An acquaintance (who is white) once related one of the nightmares of his life. He had been a high school student at Central High in Little Rock, Arkansas in 1957 when the school was desegregated by court order. One morning, the students were summoned to the school gym. To drown out the speaker, students broke out singing “we’re dreaming of a white Central” to the tune of “White Christmas.”
Where was that song coming from? How did so many of the students know it?
“Dream.” It can mean those images and sensations we experience in sleep; it can mean the act of contemplating the possibility of something. It can mean wishful thinking. It can be a “pipe dream,” the origin of the phrase being the opium pipe.
We are imprecise in the way we use the word “dream.” A dream can be a good thing, as in “I dream of a better tomorrow,” or it can be a bad thing: “You’re just dreaming.” The Stoic philosopher Marcus Aurelius called all of life “a dream, a fearful dream.”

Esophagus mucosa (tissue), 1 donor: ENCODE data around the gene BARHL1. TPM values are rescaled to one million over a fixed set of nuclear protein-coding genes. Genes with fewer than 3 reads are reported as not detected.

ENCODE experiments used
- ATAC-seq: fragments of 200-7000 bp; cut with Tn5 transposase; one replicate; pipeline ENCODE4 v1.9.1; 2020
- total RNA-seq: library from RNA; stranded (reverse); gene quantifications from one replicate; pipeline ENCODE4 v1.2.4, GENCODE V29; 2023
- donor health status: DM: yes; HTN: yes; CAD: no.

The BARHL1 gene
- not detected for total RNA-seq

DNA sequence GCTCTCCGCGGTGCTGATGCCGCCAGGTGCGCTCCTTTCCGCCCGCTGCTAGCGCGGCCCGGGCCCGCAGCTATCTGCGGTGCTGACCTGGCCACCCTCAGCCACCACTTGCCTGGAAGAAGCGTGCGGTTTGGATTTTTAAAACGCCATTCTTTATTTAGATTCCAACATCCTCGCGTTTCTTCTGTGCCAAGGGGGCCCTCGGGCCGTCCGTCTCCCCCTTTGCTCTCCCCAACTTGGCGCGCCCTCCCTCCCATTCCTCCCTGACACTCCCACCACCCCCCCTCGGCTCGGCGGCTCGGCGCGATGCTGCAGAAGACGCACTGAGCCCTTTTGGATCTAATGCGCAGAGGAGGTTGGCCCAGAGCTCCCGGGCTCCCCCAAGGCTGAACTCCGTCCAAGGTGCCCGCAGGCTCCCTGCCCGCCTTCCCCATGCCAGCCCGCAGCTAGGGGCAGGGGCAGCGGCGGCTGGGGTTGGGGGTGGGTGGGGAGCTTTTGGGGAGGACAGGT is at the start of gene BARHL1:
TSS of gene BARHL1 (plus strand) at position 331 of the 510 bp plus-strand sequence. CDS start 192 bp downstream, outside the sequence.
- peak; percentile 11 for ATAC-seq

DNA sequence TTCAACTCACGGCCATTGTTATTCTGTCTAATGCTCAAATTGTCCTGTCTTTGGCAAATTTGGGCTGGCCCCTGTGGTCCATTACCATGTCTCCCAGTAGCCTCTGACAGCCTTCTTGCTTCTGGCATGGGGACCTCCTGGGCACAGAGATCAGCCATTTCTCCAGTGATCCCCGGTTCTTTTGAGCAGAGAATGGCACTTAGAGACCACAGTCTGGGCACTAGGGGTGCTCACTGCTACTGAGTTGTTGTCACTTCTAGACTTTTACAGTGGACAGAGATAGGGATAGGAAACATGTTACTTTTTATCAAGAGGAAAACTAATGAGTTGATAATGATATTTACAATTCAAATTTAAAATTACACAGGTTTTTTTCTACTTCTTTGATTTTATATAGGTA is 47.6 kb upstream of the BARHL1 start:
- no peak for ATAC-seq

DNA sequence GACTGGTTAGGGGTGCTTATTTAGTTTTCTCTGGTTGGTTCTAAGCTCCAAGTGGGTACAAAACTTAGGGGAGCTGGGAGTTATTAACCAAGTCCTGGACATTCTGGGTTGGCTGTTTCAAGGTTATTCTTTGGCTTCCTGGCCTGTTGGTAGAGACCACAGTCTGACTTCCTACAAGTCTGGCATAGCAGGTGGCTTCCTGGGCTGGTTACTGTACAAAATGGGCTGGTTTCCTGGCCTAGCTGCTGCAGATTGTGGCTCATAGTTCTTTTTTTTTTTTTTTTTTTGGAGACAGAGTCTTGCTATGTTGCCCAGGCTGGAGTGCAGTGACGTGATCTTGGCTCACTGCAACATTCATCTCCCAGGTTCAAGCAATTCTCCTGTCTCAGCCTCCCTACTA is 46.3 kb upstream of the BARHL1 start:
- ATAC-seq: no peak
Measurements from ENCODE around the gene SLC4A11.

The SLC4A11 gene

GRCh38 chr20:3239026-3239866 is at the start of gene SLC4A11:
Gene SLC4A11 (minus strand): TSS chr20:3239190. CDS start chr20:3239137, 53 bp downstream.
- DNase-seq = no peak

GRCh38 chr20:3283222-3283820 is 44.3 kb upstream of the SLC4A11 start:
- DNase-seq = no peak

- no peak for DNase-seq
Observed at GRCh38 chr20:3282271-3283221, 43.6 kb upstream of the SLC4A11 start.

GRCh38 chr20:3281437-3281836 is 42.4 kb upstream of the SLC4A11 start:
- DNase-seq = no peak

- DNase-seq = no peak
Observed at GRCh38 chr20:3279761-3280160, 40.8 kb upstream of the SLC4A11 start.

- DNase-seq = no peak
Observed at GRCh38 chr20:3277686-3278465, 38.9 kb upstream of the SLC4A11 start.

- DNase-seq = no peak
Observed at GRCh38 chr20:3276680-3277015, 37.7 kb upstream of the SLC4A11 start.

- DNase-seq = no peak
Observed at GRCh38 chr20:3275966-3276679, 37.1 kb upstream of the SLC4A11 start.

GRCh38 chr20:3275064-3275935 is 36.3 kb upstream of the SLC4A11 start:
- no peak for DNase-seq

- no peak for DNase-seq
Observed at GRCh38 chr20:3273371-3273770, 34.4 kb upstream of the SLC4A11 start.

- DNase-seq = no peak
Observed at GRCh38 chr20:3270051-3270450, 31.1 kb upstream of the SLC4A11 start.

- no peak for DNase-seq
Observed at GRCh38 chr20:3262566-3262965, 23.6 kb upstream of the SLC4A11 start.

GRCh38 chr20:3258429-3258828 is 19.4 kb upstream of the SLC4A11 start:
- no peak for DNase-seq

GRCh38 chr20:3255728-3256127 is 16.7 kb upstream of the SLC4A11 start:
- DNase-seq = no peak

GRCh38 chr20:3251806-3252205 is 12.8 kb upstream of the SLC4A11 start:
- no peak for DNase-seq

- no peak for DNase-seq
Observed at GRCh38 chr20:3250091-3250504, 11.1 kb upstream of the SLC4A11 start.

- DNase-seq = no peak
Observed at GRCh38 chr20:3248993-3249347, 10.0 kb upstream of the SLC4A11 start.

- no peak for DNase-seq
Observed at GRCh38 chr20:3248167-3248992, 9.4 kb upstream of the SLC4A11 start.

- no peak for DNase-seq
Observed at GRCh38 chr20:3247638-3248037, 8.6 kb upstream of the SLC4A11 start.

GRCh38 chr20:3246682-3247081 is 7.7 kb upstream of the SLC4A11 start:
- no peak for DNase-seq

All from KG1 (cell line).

Religions dream of the end of the world: the author of the Book of Revelation dreamed of Four Horsemen riding out to spread apocalypse in the form of pestilence, war, famine, and death. This is a nightmare some believe must be brought to pass in order to trigger the Second Coming.
Entire nations have dreams of what they are or will be. This collective dreaming easily becomes nightmare for all those not included in the collective dream.
Recently, the US has again broken out into a song of whiteness. Unlike the song at Little Rock’s Central High School, the lyrics today have some shade on their act. They are about making the US safe and prosperous “again.”
Life is not a dream. Careful! Careful! Careful!
We fall down the stairs in order to eat the moist earth
or we climb to the knife edge of the snow with the voices of the dead
But forgetfulness does not exist, dreams do not exist;
flesh exists. Kisses tie our mouths
in a thicket of new veins,
and whoever his pain pains will feel that pain forever
and whoever is afraid of death will carry it on his shoulders.
(translation by Robert Bly)
Lorca was murdered by Spanish Fascists. His words remain to remind us: Life is not a dream. Rather, “flesh exists.” And the ones our “pain pains will feel that pain forever.”